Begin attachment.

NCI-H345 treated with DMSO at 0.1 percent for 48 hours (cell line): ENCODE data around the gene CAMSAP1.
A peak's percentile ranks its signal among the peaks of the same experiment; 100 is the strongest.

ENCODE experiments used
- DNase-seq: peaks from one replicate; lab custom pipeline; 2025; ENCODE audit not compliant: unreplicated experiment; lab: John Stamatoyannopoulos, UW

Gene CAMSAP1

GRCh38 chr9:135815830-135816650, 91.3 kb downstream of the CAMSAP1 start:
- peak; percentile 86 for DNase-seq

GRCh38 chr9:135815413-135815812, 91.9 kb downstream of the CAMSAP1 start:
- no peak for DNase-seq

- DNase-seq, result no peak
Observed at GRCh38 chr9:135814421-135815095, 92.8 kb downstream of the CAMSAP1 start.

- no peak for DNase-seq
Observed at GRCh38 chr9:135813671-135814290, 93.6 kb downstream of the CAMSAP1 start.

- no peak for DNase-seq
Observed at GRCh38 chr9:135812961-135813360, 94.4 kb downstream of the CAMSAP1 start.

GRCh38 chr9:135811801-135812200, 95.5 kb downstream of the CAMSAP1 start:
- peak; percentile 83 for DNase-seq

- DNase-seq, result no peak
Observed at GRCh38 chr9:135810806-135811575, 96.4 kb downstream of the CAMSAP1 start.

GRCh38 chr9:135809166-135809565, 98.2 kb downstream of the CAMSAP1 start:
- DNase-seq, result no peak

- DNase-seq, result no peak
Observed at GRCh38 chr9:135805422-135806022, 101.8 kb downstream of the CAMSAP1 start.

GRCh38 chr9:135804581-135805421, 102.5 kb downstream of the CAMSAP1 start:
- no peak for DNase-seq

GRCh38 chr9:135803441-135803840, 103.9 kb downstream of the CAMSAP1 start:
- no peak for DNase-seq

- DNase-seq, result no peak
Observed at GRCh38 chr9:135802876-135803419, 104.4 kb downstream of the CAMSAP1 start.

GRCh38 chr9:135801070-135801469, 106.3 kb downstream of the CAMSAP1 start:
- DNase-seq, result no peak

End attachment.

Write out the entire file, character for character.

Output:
NCI-H345 treated with DMSO at 0.1 percent for 48 hours (cell line): ENCODE data around the gene CAMSAP1.
A peak's percentile ranks its signal among the peaks of the same experiment; 100 is the strongest.

ENCODE experiments used
- DNase-seq: peaks from one replicate; lab custom pipeline; 2025; ENCODE audit not compliant: unreplicated experiment; lab: John Stamatoyannopoulos, UW

Gene CAMSAP1

GRCh38 chr9:135815830-135816650, 91.3 kb downstream of the CAMSAP1 start:
- peak; percentile 86 for DNase-seq

GRCh38 chr9:135815413-135815812, 91.9 kb downstream of the CAMSAP1 start:
- no peak for DNase-seq

- DNase-seq, result no peak
Observed at GRCh38 chr9:135814421-135815095, 92.8 kb downstream of the CAMSAP1 start.

- no peak for DNase-seq
Observed at GRCh38 chr9:135813671-135814290, 93.6 kb downstream of the CAMSAP1 start.

- no peak for DNase-seq
Observed at GRCh38 chr9:135812961-135813360, 94.4 kb downstream of the CAMSAP1 start.

GRCh38 chr9:135811801-135812200, 95.5 kb downstream of the CAMSAP1 start:
- peak; percentile 83 for DNase-seq

- DNase-seq, result no peak
Observed at GRCh38 chr9:135810806-135811575, 96.4 kb downstream of the CAMSAP1 start.

GRCh38 chr9:135809166-135809565, 98.2 kb downstream of the CAMSAP1 start:
- DNase-seq, result no peak

- DNase-seq, result no peak
Observed at GRCh38 chr9:135805422-135806022, 101.8 kb downstream of the CAMSAP1 start.

GRCh38 chr9:135804581-135805421, 102.5 kb downstream of the CAMSAP1 start:
- no peak for DNase-seq

GRCh38 chr9:135803441-135803840, 103.9 kb downstream of the CAMSAP1 start:
- no peak for DNase-seq

- DNase-seq, result no peak
Observed at GRCh38 chr9:135802876-135803419, 104.4 kb downstream of the CAMSAP1 start.

GRCh38 chr9:135801070-135801469, 106.3 kb downstream of the CAMSAP1 start:
- DNase-seq, result no peak